Geeorgeson is a name of Anglo-Saxon
origin and came from the given name of the father and was typically denoted as "the son of George." The personal name
George was originally derived from the Greek word which means someone who was a farmer or someone who worked the land. CITATION[CLOSE]
Arthur, William , An Etymological Dictionary of Family and Christian Names. London: 1857. Print
Another source claims a Norman influence as the Magni Rotuli Scaccarii Normanniae lists Richard and William de St. Georgio in Normandy as well as Robert, William, Ralph de St. Georgio were listed there 1180-1195. CITATION[CLOSE]
The Norman People and Their Existing Descendants in the British Dominions and the United States Of America. Baltimore: Genealogical Publishing, 1975. Print. (ISBN 0-8063-0636-X)
Early Origins of the Geeorgeson family
The surname Geeorgeson was first found in Dorset
where it is noted as a somewhat rare name in mediaeval records. The popularity of the name increased during the Crusades which brought more contact with the Orthodox Church. St. George, who slew his famous dragon in 303 A.D., may have inspired the use of this name. In 1348, Edward III founded the Order of the Garter under the patronage of St. George and by 1415, a yearly festival was set in place that continues today. Today, St. George is considered the patron saint of England.
However, by the time of the Hundredorum Rolls of 1273, the name was scattered throughout ancient England and Wales. Those rolls listed: Robert Gorge in Oxfordshire; William Gorge in Cambridgeshire; and Jeorgius Clericus in Lincolnshire. CITATION[CLOSE]
Bardsley, C.W, A Dictionary of English and Welsh Surnames: With Special American Instances. Wiltshire: Heraldry Today, 1901. Print. (ISBN 0-900455-44-6)
Guppy notes the "name at present most numerous in Monmouthshire, and after that in South Wales. Bare in the south coast counties, excepting Cornwall, and in the north of England, north of the Wash and the Dee." CITATION[CLOSE]
Guppy, Henry Brougham, Homes of Family Names in Great Britain. 1890. Print.
Further to the north in Scotland, the name appeared later as "it was a not uncommon surname in Prestwick in the fifteenth and sixteenth centuries. Archibald George appears as burgess and councillor of Irvine, 1597." CITATION[CLOSE]
Black, George F., The Surnames of Scotland Their Origin, Meaning and History. New York: New York Public Library, 1946. Print. (ISBN 0-87104-172-3)
Early History of the Geeorgeson family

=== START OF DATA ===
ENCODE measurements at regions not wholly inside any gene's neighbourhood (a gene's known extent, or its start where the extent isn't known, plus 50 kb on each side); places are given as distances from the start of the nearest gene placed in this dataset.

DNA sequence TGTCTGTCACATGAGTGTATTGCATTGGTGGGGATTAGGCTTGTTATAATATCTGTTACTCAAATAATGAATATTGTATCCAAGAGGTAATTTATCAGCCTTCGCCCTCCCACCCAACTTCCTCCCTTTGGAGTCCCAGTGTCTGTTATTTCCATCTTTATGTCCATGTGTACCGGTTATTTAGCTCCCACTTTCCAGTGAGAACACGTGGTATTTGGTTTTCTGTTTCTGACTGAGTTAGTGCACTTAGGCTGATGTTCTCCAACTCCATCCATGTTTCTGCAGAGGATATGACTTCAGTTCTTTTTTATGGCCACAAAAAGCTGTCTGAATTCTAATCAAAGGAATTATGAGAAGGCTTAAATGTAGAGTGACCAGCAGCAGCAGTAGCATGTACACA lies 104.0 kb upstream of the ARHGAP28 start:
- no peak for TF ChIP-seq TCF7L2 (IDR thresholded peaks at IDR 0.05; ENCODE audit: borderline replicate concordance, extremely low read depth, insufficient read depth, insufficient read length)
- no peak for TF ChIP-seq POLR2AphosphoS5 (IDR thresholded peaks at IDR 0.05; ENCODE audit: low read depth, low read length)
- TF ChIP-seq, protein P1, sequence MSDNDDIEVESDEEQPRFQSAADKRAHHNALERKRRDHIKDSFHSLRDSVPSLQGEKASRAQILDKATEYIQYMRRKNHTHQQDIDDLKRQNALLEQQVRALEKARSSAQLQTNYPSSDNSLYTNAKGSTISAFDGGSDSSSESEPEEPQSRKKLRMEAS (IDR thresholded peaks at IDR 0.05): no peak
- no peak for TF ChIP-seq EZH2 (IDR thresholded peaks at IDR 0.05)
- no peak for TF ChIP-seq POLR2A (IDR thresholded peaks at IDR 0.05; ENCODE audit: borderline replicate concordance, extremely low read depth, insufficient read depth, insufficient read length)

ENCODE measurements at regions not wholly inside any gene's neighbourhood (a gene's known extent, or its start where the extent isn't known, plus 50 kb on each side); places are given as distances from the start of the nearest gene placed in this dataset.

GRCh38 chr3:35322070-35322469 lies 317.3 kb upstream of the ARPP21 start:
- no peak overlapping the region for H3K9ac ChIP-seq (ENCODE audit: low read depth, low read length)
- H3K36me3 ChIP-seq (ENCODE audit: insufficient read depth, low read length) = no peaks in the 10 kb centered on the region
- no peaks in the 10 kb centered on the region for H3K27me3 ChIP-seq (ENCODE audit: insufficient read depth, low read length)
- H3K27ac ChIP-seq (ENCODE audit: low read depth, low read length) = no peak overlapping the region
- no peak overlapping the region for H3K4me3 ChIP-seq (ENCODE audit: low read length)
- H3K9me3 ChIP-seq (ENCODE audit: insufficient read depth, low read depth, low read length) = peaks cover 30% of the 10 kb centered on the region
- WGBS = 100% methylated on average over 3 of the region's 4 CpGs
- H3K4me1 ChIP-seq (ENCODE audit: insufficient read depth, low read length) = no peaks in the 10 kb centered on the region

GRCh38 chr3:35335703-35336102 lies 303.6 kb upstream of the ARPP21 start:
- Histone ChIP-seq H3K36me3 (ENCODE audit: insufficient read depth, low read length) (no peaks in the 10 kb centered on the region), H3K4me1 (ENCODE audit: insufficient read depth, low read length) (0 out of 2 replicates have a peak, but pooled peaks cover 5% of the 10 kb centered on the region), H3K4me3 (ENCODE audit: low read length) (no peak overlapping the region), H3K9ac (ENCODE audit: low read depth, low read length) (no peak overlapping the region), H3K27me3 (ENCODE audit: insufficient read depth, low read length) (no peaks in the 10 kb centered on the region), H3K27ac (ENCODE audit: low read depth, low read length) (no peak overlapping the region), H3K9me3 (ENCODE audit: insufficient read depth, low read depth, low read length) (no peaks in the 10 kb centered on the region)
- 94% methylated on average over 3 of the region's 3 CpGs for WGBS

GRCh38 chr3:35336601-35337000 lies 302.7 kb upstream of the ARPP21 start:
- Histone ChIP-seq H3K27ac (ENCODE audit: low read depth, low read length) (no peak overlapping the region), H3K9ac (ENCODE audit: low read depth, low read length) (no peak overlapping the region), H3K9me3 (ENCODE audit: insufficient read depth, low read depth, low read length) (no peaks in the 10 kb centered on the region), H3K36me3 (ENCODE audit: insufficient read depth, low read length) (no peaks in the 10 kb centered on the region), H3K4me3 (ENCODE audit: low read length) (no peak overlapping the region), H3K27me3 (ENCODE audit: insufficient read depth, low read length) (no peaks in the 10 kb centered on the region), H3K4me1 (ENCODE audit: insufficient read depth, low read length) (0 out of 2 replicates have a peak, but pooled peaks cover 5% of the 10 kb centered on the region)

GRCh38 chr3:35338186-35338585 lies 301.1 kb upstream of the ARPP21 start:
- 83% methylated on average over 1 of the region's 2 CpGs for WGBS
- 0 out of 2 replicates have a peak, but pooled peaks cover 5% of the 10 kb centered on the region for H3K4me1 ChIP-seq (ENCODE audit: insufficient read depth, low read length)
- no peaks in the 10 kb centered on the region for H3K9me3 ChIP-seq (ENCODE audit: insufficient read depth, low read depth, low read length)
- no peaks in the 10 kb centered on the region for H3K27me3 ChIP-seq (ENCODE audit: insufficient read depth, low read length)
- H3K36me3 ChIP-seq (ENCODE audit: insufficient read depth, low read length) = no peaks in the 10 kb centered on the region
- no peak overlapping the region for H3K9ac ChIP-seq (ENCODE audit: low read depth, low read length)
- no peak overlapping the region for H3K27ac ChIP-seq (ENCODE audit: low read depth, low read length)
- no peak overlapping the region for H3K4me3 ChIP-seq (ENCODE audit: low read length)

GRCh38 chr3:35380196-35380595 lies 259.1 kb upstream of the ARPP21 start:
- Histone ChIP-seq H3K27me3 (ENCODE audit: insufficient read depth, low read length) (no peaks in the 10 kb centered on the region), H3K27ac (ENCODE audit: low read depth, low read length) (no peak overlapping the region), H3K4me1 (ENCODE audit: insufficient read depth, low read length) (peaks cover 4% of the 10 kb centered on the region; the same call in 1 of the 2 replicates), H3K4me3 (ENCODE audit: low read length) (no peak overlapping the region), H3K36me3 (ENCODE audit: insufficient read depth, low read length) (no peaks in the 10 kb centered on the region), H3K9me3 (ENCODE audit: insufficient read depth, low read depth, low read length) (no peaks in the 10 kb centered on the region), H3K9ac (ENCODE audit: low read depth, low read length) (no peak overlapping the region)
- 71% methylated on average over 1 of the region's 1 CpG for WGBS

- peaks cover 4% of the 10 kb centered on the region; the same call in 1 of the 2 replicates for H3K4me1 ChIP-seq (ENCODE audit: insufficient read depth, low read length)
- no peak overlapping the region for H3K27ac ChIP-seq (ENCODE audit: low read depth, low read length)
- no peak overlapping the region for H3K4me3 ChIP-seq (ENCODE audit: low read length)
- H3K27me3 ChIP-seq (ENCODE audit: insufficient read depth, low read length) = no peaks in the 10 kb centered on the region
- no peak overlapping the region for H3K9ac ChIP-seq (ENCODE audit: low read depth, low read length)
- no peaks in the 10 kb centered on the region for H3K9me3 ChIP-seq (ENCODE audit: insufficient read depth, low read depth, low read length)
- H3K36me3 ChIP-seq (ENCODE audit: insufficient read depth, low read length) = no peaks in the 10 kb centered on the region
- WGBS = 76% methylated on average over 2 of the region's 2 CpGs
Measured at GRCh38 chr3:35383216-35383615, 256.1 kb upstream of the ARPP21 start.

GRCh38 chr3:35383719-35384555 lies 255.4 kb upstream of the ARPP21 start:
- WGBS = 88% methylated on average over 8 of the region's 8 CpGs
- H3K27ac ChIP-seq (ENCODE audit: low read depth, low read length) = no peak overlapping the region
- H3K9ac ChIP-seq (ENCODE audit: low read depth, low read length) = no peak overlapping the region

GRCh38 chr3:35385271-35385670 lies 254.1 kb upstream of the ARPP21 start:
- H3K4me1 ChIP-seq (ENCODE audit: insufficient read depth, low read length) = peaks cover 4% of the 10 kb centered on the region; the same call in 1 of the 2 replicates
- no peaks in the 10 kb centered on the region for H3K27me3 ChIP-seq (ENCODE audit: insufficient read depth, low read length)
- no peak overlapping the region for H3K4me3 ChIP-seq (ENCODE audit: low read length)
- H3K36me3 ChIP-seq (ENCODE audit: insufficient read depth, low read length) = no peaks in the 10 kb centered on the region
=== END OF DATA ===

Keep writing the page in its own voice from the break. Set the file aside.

This web page shows only a small excerpt of our Geeorgeson research.Another 181 words (13 lines of text) covering the years 1273, 1412, 1471, 1511, 1700, 1594, 1677, 1626, 1678, 1690, 1647, 1640, 1644, 1797 and are included under the topic Early Geeorgeson History in all our PDF Extended History products and printed products wherever possible.
Geeorgeson Spelling Variations
in names were a common occurrence before English spelling was standardized a few hundred
years ago. In the Middle Ages, even the literate spelled their names differently as the English language incorporated elements of French, Latin, and other European languages. Many variations of the name Geeorgeson have been found, including George, Georgeson and others.
Early Notables of the Geeorgeson family (pre 1700)
Distinguished members of the family include Sir Thomas Gorges of Langford Wiltshire; John George (1594-1677), an English lawyer and politician who sat in the House of Commons at various times between 1626 and 1678; John George (d. 1690), English officer of the Royal Navy, Secretary of the... Another 46 words (3 lines of text) are included under the topic Early Geeorgeson Notables in all our PDF Extended History products and printed products wherever possible.
Migration of the Geeorgeson family to Ireland
Some of the Geeorgeson family moved to Ireland
, but this topic is not covered in this excerpt.Another 138 words (10 lines of text) about their life in Ireland is included in all our PDF Extended History products and printed products wherever possible.
Migration of the Geeorgeson family to the New World and Oceana
Families began migrating abroad in enormous numbers because of the political and religious discontent in England
. Often faced with persecution and starvation in England
, the possibilities of the New World attracted many English people. Although the ocean trips took many lives, those who did get to North America were instrumental in building the necessary groundwork for what would become for new powerful nations. Among the first immigrants of the name Geeorgeson, or a variant listed above to cross the Atlantic and come to North America were : Jane George, who settled in Virginia in 1635; Henry George, who arrived in Virginia in 1635; Peter George, who arrived in Braintree, MA in 1642; Robert George, who settled in Virginia in 1642.